Notes: The Tyldesley Loopline was opened by the London &v
North West Railway Company on 1st September 1864, to provide
a link between Eccles (located on the famous 1830 Stephenson
line between Manchester and Liverpool), and Wigan (located
on the main West Coast line which ran from London to Glasgow).
In 1870 an additional branch line (the Roe Green Loopline)
was opened to Bolton, via Walkden Low Level. A key function
of the lines was to support the surrounding collieries in
conjunction with the Bridgewater canal, the largest of which
was at Mosley Common, one of the biggest pits in the UK at
The Tyldesley Loopline extended from Eccles, through Monton
and Worsley to Roe Green, where it turned westwards through
Ellenbrook. At Roe Green, the Roe Green Loopline diverted
northwards through Walkden to Bolton.
Roe Green itself was the scene of a major rail crash in on
11th February 1926, when several wagons and a brake van broke
loose from an engine at Little Hulton, thence proceeded down
the gradient through Walkden into the vicinity of Roe Green.
Here, an emergency plan was hastily put into operation and
the carriages were diverted into a small siding adjacent to
Beesley Bridge. They smacked into the bridge, breaking up
in the process and depositing their contents far and wide,
before bursting into flames. The contents of one wagon being
boxes of Daddies Sauce, and the other crates of Wellington
Stations on the Tyldesley Loopline were located at Monton
Green, Worsley, Tyldesley and Leigh. Typical traffic included
transportation of coal, machinery from David Browns in Leigh
and seasonal specials to Blackpool.
Monton Green station was opened in November 1887, mainly
to cater for suburban commuters into Manchester and was located
alongside the entrance to Worsley Golf Club.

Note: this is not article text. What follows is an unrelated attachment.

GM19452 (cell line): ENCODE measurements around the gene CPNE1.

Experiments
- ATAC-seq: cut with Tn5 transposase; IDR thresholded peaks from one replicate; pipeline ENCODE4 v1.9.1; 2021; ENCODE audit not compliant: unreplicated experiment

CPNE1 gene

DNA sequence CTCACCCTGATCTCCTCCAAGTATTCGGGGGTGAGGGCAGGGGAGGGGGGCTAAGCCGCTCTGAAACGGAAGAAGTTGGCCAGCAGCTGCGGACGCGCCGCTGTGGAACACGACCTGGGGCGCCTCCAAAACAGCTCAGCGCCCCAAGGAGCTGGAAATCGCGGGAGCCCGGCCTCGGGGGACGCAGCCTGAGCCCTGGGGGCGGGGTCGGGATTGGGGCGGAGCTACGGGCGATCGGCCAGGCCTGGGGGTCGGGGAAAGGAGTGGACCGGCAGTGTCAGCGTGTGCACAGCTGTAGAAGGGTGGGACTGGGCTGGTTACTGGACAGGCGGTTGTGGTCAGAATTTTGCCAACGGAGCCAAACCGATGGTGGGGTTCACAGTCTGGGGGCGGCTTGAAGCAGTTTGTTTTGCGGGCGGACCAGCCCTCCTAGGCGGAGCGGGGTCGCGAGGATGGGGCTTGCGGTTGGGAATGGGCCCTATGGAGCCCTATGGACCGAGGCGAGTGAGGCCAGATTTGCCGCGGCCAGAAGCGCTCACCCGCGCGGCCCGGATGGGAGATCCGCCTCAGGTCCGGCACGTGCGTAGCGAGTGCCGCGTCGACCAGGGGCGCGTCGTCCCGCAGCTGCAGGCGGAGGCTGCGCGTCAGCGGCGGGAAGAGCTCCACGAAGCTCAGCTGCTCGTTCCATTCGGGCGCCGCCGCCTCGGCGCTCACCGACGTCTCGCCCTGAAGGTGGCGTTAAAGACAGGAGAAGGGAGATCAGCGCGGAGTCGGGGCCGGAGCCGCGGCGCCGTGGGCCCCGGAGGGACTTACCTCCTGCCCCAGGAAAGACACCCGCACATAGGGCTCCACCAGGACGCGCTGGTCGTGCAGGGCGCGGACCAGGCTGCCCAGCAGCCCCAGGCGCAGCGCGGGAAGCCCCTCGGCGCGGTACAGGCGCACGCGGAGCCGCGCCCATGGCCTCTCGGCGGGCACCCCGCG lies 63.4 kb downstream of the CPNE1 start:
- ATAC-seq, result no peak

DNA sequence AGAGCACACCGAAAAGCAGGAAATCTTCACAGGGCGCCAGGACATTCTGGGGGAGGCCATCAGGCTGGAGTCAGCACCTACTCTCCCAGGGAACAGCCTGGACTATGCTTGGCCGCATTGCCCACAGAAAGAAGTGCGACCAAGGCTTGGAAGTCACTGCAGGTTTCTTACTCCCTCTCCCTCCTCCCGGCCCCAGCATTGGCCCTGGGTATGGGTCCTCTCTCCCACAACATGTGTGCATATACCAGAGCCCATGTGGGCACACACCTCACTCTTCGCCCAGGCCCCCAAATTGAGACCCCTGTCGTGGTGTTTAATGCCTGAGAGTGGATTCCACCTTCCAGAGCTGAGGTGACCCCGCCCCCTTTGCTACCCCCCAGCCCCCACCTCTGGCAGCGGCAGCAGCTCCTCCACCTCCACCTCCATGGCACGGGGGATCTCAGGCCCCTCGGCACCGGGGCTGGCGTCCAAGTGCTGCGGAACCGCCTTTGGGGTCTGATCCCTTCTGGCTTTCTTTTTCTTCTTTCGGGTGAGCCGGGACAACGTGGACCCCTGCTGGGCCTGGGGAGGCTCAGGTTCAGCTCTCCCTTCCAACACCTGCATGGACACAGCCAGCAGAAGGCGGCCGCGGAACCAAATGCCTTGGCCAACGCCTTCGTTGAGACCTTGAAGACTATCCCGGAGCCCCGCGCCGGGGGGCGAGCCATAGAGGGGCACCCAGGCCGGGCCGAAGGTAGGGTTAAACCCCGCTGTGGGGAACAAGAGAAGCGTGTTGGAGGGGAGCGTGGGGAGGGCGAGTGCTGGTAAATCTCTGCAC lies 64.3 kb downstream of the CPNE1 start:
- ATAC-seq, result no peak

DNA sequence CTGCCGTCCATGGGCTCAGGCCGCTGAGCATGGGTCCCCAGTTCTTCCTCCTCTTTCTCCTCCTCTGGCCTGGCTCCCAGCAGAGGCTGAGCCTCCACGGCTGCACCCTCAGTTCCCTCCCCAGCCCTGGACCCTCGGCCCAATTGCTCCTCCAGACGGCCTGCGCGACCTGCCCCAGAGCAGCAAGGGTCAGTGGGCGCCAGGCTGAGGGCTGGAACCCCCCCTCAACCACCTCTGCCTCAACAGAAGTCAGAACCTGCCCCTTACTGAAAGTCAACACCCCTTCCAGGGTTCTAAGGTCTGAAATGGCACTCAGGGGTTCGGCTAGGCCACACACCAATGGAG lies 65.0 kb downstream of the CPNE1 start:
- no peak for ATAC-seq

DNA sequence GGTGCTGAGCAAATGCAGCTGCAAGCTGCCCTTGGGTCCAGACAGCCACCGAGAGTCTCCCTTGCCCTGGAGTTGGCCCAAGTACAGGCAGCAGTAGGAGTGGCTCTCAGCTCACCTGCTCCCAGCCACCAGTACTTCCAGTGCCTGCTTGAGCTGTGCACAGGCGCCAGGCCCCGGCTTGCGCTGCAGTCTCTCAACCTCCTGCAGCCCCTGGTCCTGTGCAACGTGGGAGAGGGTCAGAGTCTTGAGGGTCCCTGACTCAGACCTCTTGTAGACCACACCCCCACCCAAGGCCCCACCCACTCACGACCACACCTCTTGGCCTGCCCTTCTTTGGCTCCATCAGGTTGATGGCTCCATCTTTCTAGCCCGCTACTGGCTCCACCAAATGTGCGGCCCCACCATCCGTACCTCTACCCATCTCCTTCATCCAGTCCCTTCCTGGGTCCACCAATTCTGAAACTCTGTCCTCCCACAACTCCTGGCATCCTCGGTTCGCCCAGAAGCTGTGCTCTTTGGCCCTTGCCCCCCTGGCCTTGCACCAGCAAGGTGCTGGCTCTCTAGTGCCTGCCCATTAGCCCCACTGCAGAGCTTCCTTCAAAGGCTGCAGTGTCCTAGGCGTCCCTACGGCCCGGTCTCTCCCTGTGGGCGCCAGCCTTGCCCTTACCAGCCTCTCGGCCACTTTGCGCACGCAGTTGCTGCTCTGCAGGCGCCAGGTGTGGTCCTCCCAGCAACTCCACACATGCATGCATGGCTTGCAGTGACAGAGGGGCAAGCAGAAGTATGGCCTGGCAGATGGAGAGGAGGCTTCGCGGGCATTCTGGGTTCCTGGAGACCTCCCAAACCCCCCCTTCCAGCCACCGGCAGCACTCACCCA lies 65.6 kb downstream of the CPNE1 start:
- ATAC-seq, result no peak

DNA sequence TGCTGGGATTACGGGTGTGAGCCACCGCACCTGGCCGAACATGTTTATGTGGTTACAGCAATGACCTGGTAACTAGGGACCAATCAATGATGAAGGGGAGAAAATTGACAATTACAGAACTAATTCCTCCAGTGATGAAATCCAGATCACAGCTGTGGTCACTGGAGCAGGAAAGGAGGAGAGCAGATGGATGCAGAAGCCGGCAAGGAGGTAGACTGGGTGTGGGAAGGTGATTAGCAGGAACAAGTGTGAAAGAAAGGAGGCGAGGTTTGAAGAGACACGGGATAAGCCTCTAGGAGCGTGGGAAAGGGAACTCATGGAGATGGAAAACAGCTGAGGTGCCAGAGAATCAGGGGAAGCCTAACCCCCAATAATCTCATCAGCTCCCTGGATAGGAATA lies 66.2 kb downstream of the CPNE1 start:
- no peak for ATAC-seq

Six cottages were demolished to make way for Worsley Station.
The quality of the building reflected the important status
the village had achieved, due primarily to its links with
the Bridgewater estate. The cutting of the first soil prior
to building the station was performed in 1861 by the second
Earl of Ellesmere.
The lines were managed by several companies before their
closure in the late 1960s. The Tyldesley Loopline was finally
closed under the 'Beeching Axe' on 5th May 1969, when under
the control of British Rail. The Roe Green branch line closed
in October 1969.
Mosley Common colliery employed over 2,000 by 1919, and became
part of the Manchester Collieries company in 1929, before
the take over by the National Coal Board in 1947. By the late
1950's, the colliery employed 3,000, and was among the largest
and most modern pits in the country. However it was closed
in 1968 without having been exhausted, and the site was cleared
The last ever passenger train to use the Tyldesley Loopline
left Monton Green at 10:48am on 5.5.1969, bound for Liverpool.
Since the 1980's parts of the line has been progressively
reclaimed and now forms an integral part of the Salford network
pathways. More recently, the Greater Manchester Passenger
Transport Authority has promoted the concept of reclaiming
some 7km of the old line as a bus corridor.
See also Monton